The magazine also published the results of a parent survey about which intelligences parents would most like to foster in their children.

Furthermore, La Croix devoted a large spread in its March 25, 2015, edition to a group of articles about multiple intelligences, which included:

Additional materials are available via the Apel website. Photos from the conference have been published on the Apel Facebook page

Other French media outlets have also seemed to indicate a heightened awareness of multiple intelligences recently. Daily newspaper Libération featured an article about using MI theory in schools to enhance learning outcomes, and radio broadcaster France Inter’s program “La tête au carré” also devoted a show to MI. These developments follow the release of stories in L’Express and BioInfo about multiple intelligences at the end of 2014, initially reported on Gardner’s official MI website, multipleintelligencesoasis.org

One group in France has even created a children’s song explaining each of the components of MI, recorded by The Smartles, with animated characters to match (see the video below, with English subtitles):

Finally, below is an interesting exchange from a French student studying MI theory at university that Gardner recently received.

Mr. Gardner, 

I’m a student in the French university Panthéon-Assas. I come to you because I’m actually working on studying qualities of detectives. I’m working with your multiple intelligences theory, and I should be glad and proud if you could tell me few words about what you think are the intelligences of a detective (to be able to investigate as well as possible). 

Thank you for your time.


Scholar in France


Dear Scholar,

Thank you for your note and your interest in multiple intelligences.

You raise an interesting question. As detectives are conventionally portrayed in the media (I have never spoken to a detective in person), they rely heavily on making deductions. That seems to me like logical-mathematical intelligence. But detectives are also interested in motivation—why would X have robbed or killed Y?—and that involves interpersonal intelligence. Depending on the nature of the clues, any intelligence could be involved. For example, if a victim left a note to be read, that involves linguistic intelligence. Or if there is a physical trail to be pursued, that activates spatial intelligence. And so on.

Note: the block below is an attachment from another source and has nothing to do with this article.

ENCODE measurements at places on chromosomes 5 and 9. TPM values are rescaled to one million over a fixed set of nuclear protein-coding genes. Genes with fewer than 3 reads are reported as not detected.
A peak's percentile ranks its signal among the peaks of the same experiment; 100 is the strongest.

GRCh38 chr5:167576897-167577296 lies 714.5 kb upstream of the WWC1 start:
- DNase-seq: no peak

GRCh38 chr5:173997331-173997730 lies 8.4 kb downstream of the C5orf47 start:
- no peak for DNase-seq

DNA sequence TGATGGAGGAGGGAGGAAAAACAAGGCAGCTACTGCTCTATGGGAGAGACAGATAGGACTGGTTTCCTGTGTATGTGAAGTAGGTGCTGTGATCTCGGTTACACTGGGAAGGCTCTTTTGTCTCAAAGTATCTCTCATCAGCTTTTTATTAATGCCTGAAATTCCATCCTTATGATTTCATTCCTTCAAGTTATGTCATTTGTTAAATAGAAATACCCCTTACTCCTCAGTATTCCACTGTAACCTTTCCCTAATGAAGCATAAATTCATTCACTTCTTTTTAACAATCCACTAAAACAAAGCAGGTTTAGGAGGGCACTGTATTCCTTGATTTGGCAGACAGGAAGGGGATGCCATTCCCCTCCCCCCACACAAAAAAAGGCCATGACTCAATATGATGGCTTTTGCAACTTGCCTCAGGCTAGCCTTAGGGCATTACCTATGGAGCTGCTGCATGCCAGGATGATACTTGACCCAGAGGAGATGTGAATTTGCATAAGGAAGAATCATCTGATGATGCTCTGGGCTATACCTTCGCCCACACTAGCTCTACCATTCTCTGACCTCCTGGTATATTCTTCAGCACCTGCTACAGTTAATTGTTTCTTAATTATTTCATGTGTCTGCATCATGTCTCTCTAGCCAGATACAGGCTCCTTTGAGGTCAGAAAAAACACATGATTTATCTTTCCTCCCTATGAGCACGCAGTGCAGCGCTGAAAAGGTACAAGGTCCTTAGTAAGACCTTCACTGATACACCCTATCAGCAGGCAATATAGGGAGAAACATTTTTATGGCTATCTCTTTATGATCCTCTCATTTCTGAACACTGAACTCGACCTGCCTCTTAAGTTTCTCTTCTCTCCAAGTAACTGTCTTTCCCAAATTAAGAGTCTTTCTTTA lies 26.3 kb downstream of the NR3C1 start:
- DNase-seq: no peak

So, as in many areas of life, proficiency can involve a number of intelligences, and individuals might differ on which intelligences they make use of.

I hope that this answers your query.

With best wishes,

Howard Gardner

We are excited to announce all of these developments from France, and we look forward to seeing how multiple intelligences theory will continue to receive interest in French-speaking parts of the world!

Categories: Blog

Bloomsburg Creates Professorship of Good Work

March 25, 2015 - 8:16am

Bloomsburg University of Pennsylvania, a close partner of the Good Project, has recently created the Joan and Frank Miller Distinguished Professor of Good Work position. The professorship was established with a gift from Joan Miller, a retired faculty member from the University who incorporated Good Work into the nursing students’ curriculum and helped to start a wider Good Work Initiative across Bloomsburg, and her husband. The position is a three-year renewable chair that recognizes a particular faculty member for achievements related to the values of good work.

We are excited to announce that the first Distinguished Professor of Good Work is Mary Katherine Duncan, a faculty member in Psychology at Bloomsburg and co-founder of Bloomsburg’s Good Work Initiative.

To learn more, click here to read a press release from BU.